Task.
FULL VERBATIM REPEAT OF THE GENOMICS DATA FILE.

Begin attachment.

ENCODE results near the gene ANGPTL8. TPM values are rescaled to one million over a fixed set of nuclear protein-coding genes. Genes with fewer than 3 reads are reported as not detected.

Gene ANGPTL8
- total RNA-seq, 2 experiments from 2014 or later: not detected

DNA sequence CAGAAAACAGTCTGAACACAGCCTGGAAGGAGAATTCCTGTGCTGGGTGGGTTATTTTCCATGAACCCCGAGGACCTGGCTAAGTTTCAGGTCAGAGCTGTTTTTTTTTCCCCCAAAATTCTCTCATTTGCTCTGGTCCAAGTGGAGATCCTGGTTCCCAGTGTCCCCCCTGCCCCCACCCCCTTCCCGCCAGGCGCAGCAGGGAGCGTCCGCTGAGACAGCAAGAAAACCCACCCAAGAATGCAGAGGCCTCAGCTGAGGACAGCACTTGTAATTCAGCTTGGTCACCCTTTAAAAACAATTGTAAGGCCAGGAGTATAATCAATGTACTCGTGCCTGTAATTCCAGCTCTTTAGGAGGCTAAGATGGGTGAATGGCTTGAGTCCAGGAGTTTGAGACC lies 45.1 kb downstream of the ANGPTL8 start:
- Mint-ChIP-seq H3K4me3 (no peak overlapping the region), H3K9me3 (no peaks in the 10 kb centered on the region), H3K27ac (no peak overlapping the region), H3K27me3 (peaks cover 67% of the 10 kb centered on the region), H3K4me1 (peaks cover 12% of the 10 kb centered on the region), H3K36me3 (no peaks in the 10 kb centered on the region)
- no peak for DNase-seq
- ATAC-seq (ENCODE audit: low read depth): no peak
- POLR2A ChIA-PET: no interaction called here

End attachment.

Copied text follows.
ENCODE results near the gene ANGPTL8. TPM values are rescaled to one million over a fixed set of nuclear protein-coding genes. Genes with fewer than 3 reads are reported as not detected.

Gene ANGPTL8
- total RNA-seq, 2 experiments from 2014 or later: not detected

DNA sequence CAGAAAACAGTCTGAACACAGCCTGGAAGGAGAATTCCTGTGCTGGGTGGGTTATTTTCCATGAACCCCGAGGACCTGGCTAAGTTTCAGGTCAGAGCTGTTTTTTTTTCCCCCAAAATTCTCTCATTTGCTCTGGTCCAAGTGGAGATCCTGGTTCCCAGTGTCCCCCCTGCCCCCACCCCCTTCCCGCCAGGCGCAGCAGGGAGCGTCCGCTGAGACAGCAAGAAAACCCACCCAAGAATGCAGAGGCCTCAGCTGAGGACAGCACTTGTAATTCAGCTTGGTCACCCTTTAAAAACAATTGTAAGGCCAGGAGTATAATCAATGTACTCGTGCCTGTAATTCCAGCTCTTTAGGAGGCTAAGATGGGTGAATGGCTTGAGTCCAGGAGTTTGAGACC lies 45.1 kb downstream of the ANGPTL8 start:
- Mint-ChIP-seq H3K4me3 (no peak overlapping the region), H3K9me3 (no peaks in the 10 kb centered on the region), H3K27ac (no peak overlapping the region), H3K27me3 (peaks cover 67% of the 10 kb centered on the region), H3K4me1 (peaks cover 12% of the 10 kb centered on the region), H3K36me3 (no peaks in the 10 kb centered on the region)
- no peak for DNase-seq
- ATAC-seq (ENCODE audit: low read depth): no peak
- POLR2A ChIA-PET: no interaction called here